Global Meets Local at Ladybug Landing

Few streets in Lexington proclaim “Local” as distinctively as Southland Drive, home to an array of small businesses – which is one reason Sarah Meyers is proud to call Southland home for her business.

Meyers opened Ladybug Landing, an upscale children’s and maternity consignment boutique, five years ago. She moved to Southland Drive in 2010.

“I couldn’t wait to move here. Everybody knows where Southland Drive is, and this has been a great location for us,” she said.

While thriving in its hyper-local setting, Ladybug Landing boasts a regional, even national reach. Customers come from Lexington and all over Eastern and Central Kentucky.

They are drawn by brand name clothing, unavailable anywhere else in town.

Meyers has connections with shop owners all over the country, including as far away as Denver.

And she works with nearly 2,000 consignors who supply the store with new and like-new designer clothes for children up through size 16.

Brand names include such labels as Anavini, Bailey Boys, Papo d’Anjo, Lola et Moi, Jean Bourget, La Jenns, Potato Saks, E-Land, Matilda Jane, Persnickety,  Haute Baby, Oilily.

Plus, Olive Juice, Chabre, Orient Expressed, Lilly Pulitzer, Chez Ami, Peaches & Cream.

Ladybug Landing carries high-end maternity brands such as Isabella Oliver, A Pea in the Pod, Maternal America, Gap and more.

Ladybug Landing also carries Melissa and Doug toys, plus a selection of developmental puzzles for young children.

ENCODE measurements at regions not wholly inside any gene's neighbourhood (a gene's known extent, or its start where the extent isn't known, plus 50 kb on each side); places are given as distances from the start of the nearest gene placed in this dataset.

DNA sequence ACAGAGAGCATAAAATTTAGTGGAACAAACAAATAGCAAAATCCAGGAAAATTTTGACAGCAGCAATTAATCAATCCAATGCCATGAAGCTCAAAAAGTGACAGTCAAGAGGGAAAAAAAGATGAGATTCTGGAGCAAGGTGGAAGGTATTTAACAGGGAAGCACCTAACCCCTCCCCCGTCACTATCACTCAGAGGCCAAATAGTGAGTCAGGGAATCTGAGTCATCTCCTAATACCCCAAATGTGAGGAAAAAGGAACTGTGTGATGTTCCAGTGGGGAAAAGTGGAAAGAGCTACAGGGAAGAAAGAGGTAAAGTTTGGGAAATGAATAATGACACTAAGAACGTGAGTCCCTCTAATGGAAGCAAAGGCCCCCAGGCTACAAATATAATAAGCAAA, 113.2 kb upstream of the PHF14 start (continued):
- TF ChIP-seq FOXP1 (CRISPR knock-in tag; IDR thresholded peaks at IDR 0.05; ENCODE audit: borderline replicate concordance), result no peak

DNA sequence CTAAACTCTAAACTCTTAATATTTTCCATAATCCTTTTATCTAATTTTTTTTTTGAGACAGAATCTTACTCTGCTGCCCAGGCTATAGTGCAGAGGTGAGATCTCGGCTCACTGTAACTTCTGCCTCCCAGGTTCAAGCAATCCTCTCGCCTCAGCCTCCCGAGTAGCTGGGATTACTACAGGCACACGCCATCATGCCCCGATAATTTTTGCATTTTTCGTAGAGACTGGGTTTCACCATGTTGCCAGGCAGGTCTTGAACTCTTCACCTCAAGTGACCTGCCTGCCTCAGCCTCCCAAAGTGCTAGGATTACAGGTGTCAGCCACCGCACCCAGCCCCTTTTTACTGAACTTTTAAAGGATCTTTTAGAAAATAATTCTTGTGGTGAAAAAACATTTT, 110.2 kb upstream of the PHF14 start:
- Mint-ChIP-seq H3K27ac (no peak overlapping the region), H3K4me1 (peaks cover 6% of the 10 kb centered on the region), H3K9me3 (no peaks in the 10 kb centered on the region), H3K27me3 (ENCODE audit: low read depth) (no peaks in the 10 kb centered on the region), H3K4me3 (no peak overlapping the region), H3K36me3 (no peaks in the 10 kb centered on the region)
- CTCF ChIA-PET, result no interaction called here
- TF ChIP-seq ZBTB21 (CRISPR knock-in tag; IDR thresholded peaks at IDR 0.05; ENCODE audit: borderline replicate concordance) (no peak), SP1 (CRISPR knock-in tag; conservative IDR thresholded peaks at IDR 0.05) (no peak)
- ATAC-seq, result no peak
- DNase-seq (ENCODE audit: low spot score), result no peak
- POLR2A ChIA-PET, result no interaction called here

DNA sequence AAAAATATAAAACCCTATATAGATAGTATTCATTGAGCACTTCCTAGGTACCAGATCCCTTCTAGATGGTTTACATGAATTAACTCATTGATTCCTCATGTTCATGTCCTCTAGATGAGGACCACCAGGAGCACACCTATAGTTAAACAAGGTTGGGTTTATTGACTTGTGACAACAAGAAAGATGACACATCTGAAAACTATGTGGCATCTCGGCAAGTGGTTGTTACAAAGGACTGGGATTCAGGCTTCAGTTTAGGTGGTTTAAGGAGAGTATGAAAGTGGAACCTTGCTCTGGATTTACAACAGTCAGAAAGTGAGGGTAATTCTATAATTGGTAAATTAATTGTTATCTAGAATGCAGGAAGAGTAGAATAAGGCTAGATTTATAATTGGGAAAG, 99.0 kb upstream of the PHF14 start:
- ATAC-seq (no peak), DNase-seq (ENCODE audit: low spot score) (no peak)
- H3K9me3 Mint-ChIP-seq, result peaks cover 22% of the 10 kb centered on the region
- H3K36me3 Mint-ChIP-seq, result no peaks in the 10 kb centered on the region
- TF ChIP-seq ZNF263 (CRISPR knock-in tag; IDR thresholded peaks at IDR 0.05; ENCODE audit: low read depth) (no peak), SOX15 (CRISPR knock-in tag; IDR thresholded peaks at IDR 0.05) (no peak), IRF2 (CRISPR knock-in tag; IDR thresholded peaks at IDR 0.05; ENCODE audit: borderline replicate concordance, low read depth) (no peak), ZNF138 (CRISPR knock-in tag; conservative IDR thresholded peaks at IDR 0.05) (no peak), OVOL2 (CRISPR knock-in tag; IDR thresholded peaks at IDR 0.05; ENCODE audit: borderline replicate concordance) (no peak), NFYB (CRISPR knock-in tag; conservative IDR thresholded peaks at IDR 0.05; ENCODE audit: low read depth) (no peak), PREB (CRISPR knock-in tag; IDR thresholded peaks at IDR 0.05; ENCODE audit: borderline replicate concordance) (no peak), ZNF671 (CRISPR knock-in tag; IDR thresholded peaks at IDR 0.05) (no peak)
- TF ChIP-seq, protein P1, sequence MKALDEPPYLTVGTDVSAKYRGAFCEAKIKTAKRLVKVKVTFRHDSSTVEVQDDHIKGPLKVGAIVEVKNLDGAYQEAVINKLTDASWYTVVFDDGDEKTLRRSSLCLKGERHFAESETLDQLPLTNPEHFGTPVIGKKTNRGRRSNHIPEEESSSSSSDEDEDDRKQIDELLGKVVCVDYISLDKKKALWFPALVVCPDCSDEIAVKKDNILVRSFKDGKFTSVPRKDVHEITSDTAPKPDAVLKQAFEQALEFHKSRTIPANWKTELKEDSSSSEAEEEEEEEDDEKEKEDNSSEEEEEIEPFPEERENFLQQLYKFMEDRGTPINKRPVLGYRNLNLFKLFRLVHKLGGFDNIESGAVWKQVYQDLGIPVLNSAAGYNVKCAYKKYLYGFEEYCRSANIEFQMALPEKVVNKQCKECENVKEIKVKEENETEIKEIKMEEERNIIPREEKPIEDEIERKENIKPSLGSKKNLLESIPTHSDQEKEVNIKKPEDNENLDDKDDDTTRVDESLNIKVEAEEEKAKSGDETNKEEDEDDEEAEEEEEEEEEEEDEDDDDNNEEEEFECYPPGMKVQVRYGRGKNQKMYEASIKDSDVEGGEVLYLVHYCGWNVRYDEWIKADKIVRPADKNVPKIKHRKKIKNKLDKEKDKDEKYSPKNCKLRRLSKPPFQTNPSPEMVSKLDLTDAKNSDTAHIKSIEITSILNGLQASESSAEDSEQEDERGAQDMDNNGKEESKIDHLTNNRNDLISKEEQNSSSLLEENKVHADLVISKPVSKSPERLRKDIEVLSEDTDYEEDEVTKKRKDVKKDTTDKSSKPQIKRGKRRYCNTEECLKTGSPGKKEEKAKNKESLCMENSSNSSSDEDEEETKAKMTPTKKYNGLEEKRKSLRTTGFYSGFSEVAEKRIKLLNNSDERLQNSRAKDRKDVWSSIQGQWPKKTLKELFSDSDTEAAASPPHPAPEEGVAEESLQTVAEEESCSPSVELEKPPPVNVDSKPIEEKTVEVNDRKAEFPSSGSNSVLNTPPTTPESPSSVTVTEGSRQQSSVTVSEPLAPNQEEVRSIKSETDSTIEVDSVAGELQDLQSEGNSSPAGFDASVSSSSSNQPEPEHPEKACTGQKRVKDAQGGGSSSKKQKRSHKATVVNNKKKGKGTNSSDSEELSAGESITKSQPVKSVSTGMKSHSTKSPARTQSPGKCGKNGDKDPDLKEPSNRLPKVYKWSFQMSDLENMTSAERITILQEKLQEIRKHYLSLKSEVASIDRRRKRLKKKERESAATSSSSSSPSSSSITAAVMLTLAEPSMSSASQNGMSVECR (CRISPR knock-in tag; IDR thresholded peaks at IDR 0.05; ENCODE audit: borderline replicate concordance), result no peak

Meyers has a business degree from Eastern Kentucky University and worked in corporate accounting for 17 years before launching her own boutique.

While her business background has been helpful, the inspiration for the store came from being a mom. She has three school-aged children.

“I always loved high-end clothing and the store idea came from frustrations with trying to find designer clothes at economical prices,” she said. “I started the store to fill a niche in Lexington.”

And the community has responded. When she moved to Southland Drive, the store’s space doubled to 6,000 square feet – 4,500 of it floor space.

Her staff has grown to eight part-time employees, and the store is open seven days a week (Mon-Fri., 10-8; Sat., 10-5; Sun., noon-5.)

August is a particularly busy month, landing in the middle of the fall season and marked by back-to-school shopping.

Customers can find jeans, sweaters, shoes, coats, button down shirts, blouses, and snow bibs, snow jackets and boots in colder weather.

The store is designed in a boutique style with first-class amenities, including spacious dressing rooms with seating for Mom, a waiting area for Dad and a fully stocked changing table for baby.

One of the hallmarks of the store is the children’s play room, whimsically decorated and featuring a Brio train set.

“Customers love the play room because they can shop while their children play,” Meyers said.

Much of the furniture in the store was built by Sarah’s husband, John, a business attorney who is an accomplished carpenter and craftsman.

It all adds up to a thriving family business that has connected with a loyal, cost-conscious customer base.

“These have been hard economic times and ours is the rare business that thrives in a down economy,” Meyers said.

“A lot of people are struggling. I feel blessed that people have found the store and appreciate it.”